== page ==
This article addresses five common deficiencies that Sector Houston-Galveston Port State Control Officers (PSCOs) have fund on liquefied gas carriers. In 2018, Sector Houston-Galveston conducted 141 Certificate of Compliance (COC) exams on liquefied gas carriers, seven of which resulted in IMO detentions. This equates to a 5% detention ratio, which is more than double the national average for IMO detentions in 2018 (1.5 %). Some combination or other of the below listed deficiencies were cited in all of the Sector’s aforementioned gas carrier detentions. The purpose of this article is to share information and prompt owners, operators, surveyors and other involved parties to take proactive steps to identify and correct sub-standard safety and environmental stewardship conditions before Coast Guard port state control intervention, including COC removal, cargo cessation and/or detentions, becomes necessary.
Deck Water Spray System
PSCOs continue to find inadequate and/or even zero spray coverage by way of cargo tank domes, transfer manifolds and other critical areas requiring protection under section 11.3 of the IGC Code. The main cause has been spray nozzle and associated piping blockages caused by extensive debris such as sand blast grit, rust/scale and even small menhaden fish. Routine maintenance and testing of the system should lead to easy identification and correction of blockages. The periodic removal of orifice plates and/or in-line filters installed on the main or branch lines to check for and remove debris has proven to be an effective best practice in ensuring a free-flowing system.
Fixed Gas Detection
PSCOs commonly encounter systems that are not functioning properly and/or crewmembers that are unfamiliar or unprepared to operate their installed systems. PSCOs have observed everything from lack of and/or use of improper span gas, widespread component malfunction, and systems displaying nonsensical outputs. The proper operation of fixed gas detection units is critical for crew protection and the safe handling of cargoes on gas carriers. Periodic maintenance, thorough testing and frequent crew training all help to avoid unnecessary technical and operational complications that may result in delays.
Electrical Equipment in Hazardous Areas
PSCOs routinely see explosion-proof lights with cracked housings, significant standing water inside, compromised explosion-proof enclosures, and other explosion-proof or intrinsically safe equipment not properly installed or maintained. Frequent inspections and keeping spare parts readily available help crews maintain compliance of hazardous space equipment.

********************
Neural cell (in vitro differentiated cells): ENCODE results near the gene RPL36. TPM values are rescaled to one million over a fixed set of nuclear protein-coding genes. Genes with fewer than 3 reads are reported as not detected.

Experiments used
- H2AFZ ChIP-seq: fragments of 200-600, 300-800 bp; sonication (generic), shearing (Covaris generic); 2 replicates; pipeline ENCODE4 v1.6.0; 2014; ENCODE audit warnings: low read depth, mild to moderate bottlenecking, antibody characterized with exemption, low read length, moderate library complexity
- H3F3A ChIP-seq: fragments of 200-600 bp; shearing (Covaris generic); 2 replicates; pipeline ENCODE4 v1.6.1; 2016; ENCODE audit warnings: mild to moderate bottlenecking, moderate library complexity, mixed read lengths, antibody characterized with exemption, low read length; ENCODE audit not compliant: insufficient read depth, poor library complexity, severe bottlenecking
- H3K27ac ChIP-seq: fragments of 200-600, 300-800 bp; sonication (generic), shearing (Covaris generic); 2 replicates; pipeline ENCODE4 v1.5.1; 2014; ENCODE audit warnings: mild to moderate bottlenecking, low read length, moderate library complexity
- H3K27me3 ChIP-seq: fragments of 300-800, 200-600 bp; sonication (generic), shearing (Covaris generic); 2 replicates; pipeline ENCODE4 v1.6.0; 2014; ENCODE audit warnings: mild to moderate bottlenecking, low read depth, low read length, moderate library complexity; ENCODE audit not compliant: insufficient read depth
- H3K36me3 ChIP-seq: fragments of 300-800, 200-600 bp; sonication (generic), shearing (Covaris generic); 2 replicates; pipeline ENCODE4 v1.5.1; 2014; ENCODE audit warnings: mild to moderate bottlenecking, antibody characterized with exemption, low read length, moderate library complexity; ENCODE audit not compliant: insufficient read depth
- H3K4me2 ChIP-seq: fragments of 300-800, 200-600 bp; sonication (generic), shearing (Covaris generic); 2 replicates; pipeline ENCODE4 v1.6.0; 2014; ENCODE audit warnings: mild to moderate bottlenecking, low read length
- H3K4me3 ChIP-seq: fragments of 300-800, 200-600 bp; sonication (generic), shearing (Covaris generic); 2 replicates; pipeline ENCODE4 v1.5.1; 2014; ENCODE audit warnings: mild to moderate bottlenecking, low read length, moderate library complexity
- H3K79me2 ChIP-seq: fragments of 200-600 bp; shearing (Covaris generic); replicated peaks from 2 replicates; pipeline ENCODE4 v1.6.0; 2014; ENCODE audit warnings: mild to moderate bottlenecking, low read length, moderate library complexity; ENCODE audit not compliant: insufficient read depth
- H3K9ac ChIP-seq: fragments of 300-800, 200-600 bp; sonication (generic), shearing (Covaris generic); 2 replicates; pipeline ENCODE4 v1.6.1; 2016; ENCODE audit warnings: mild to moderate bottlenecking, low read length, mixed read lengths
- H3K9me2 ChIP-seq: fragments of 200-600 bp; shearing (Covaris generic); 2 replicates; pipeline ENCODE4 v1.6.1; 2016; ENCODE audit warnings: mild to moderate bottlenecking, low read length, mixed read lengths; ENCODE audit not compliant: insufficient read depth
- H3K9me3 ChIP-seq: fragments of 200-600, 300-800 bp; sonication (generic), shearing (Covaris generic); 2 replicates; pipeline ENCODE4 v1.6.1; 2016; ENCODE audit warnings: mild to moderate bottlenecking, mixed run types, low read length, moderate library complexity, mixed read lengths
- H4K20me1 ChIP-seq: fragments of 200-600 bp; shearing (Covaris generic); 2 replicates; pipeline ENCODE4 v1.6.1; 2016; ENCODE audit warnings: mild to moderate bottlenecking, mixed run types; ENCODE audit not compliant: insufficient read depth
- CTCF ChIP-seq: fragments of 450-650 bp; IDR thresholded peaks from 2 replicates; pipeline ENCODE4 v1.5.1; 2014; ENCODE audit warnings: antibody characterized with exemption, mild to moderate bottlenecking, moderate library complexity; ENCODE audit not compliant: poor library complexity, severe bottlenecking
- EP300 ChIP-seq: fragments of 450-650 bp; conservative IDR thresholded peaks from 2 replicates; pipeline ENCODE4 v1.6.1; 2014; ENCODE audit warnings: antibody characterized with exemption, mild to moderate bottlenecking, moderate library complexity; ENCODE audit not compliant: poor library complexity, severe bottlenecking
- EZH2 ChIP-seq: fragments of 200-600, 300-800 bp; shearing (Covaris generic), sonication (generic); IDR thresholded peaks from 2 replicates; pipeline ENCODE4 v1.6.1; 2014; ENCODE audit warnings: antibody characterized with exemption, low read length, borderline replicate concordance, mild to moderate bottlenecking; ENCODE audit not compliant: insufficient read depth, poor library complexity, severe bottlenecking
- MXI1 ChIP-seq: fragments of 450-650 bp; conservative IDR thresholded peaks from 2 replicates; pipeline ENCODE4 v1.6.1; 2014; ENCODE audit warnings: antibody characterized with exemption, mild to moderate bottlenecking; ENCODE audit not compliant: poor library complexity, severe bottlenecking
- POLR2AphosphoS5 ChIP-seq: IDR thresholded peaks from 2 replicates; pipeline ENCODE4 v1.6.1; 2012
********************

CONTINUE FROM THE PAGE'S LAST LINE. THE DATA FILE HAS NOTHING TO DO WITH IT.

Cargo Tank Safety Relief Valves
PSCOs have observed the use of “in harbor” safety relief valve settings used during sea passages. Cargo tanks are at risk of overstress if they are subjected to dynamic sea conditions under higher tank pressures associated with “in harbor” safety relief valve settings. PSCOs also find safety relief valves with missing or broken sealing wires or that do not correspond with the record of setting and sealing as required by IGC 8.2.6. Lastly, PSCOs have encountered vessels using the wrong safety relief valve setting based on the cargo’s density. Such misuses of cargo tank safety relief valves necessarily triggers scrutiny into whether or not the vessel’s Safety Management System (SMS) has been effectively implemented and often results in additional ISM-related deficiencies.
Significant Errors on Certificates of Fitness (COF)
Among the first items PSCOs review during an exam is the COF and they continue to frequently encounter obvious and significant errors on this key certificate. Issues found have included certificates altogether missing cargoes, listing of incorrect ambient design temperatures, incorrect relief valve settings and so on. It is incumbent on the issuing authority, the vessel’s owner/operator and crews to verify the accuracy of these certificates or risk cargo delays.
These five items are not exhaustive and in no way cover the entire scope of deficiencies found during PSC examinations on liquefied gas carriers. Rather, they represent an executive summary of five common issues discovered by Sector Houston-Galveston PSCOs on liquefied gas carriers in 2018 that have specifically resulted in intervention measures. Vessel owners and operators are reminded that if any system on board the vessel is not in good working condition, the crew should take the necessary actions to remedy the situation in accordance with their company’s SMS, and receive full support from the operating company. It is highly recommended that a record of any actions taken be maintained as evidence that the SMS is being used to proactively manage the situation.